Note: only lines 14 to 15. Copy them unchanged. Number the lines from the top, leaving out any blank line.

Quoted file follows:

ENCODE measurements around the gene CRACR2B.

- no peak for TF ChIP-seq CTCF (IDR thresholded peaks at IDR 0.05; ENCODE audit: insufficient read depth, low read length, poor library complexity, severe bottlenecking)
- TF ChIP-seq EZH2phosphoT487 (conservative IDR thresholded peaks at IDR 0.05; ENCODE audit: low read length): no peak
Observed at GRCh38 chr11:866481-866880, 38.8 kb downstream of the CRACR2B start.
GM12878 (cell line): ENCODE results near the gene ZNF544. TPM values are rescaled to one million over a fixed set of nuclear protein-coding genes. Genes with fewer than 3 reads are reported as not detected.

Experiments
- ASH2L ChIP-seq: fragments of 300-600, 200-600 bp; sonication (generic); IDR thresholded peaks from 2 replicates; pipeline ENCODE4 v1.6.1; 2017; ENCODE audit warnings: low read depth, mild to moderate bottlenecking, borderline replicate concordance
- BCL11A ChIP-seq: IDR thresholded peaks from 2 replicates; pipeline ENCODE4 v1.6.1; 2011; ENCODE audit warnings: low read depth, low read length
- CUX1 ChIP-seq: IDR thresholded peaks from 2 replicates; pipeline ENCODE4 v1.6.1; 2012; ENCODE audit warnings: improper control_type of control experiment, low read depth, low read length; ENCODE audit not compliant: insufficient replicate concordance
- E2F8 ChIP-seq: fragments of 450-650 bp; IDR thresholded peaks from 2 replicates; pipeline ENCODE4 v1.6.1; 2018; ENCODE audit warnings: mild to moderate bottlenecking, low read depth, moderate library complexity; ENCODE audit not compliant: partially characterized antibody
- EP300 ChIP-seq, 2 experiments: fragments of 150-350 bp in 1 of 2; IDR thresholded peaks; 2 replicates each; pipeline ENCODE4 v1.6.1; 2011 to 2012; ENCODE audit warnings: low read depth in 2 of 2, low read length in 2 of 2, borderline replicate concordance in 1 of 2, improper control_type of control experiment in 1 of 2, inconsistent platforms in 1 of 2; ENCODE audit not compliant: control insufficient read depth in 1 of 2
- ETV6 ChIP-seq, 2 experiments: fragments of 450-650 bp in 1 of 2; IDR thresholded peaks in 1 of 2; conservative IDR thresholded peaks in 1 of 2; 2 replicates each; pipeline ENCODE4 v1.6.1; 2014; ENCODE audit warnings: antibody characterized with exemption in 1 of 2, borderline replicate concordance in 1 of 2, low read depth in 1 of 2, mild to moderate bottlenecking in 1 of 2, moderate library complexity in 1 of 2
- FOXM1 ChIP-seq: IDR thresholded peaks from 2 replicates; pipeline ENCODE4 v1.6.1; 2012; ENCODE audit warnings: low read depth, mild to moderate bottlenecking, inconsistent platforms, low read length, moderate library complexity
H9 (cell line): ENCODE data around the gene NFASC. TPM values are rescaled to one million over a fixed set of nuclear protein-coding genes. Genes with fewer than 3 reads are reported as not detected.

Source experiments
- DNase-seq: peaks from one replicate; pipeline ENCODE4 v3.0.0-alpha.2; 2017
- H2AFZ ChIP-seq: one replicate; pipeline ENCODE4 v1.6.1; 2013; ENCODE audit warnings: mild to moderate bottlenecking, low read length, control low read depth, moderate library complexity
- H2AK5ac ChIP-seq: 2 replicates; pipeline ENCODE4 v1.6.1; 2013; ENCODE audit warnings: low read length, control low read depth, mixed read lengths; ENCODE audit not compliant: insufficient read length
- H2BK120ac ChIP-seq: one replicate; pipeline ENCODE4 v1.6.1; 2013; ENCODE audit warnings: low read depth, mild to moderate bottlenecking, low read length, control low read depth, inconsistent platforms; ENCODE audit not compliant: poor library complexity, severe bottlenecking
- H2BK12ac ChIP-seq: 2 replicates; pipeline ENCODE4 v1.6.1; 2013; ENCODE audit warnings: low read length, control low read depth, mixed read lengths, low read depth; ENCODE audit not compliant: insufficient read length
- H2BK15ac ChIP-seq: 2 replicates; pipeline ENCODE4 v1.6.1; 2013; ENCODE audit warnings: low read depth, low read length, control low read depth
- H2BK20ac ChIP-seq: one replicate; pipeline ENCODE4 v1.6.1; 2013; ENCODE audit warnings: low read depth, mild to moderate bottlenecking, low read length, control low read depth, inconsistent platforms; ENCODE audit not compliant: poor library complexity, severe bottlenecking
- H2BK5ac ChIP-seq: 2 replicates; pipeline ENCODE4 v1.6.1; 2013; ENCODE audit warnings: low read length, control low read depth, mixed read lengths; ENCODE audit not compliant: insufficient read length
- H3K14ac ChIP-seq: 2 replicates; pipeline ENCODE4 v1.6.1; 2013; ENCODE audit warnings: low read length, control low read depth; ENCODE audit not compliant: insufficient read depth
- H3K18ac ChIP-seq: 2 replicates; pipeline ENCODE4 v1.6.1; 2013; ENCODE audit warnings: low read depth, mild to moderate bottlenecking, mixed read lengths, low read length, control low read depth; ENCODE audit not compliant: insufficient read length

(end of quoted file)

H9 (cell line): ENCODE data around the gene NFASC. TPM values are rescaled to one million over a fixed set of nuclear protein-coding genes. Genes with fewer than 3 reads are reported as not detected.

Source experiments